This is based on the pun on the fact the word for horse and the word for "word" are the same: 말 [mal]. So a "horse with no feet" is a word, or a rumor. It's the idea that "rumors fly." It wasn't too hard to figure out, except I had to read something to figure out that the pun was going on. I just got the horse with no feet, but I suppose I'd have eventually figured out the pun.
I was reading an article in the wikithing entitled "Principles of Learning." I don't really think it's a well-done article – it's quite unclear where the "objectivity" (that wikipedia strives for) stops and the author's opinions related to the theory being expounded start. In fact, it's not even clear on a cursory read that it's a theory rather than objectively proven information. Much of "education theory" is rather like this, however. I find particularly bizarre the oddly specific reference to "aerospace instruction" in the header – this makes me think that a better title for the article might be "Principles of Aerospace Instruction." Yet the article is highly general in its approach – it has the appearance of a generalize theory of pedagogy.
Nevertheless, despite this, I find the statement below highly quotable, and it may form a core idea of my own teaching philosophy – at least on good days (of which I've not had many, lately, to be frank).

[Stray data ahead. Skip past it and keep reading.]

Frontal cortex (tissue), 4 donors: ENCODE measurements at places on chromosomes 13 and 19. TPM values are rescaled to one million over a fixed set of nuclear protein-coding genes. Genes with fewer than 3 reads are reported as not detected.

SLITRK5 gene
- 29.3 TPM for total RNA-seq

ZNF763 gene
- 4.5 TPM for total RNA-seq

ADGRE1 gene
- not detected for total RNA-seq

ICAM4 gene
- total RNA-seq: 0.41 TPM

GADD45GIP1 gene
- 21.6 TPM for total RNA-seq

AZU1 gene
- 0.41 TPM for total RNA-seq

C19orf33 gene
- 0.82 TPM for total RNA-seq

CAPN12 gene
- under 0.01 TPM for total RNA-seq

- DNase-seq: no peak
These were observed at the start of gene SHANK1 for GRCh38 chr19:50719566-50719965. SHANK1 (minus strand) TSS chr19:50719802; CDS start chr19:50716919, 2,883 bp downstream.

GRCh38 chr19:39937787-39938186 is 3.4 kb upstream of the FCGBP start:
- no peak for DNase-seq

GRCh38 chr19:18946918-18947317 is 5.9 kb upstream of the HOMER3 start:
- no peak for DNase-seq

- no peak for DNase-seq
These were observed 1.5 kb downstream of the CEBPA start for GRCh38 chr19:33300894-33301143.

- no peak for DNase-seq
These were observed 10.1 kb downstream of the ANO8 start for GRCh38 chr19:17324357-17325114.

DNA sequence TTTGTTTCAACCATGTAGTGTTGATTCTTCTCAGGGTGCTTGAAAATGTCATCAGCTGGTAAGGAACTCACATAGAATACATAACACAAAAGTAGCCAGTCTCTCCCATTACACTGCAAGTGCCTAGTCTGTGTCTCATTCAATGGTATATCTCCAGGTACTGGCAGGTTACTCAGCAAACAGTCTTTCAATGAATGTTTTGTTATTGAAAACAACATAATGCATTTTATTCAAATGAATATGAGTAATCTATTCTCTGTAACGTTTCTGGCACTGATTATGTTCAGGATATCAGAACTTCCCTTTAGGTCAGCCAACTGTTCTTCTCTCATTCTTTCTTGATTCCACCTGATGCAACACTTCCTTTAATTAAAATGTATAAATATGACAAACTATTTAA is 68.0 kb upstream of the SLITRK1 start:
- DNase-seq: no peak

The principle of freedom states that things freely learned are best learned. Conversely, the further a student is coerced, the more difficult is for him to learn, assimilate and implement what is learned. Compulsion and coercion are antithetical to personal growth. The greater the freedom enjoyed by individuals within a society, the greater the intellectual and moral advancement enjoyed by society as a whole.
Since learning is an active process, students must have freedom: freedom of choice, freedom of action, freedom to bear the results of action — these are the three great freedoms that constitute personal responsibility. If no freedom is granted, students may have little interest in learning.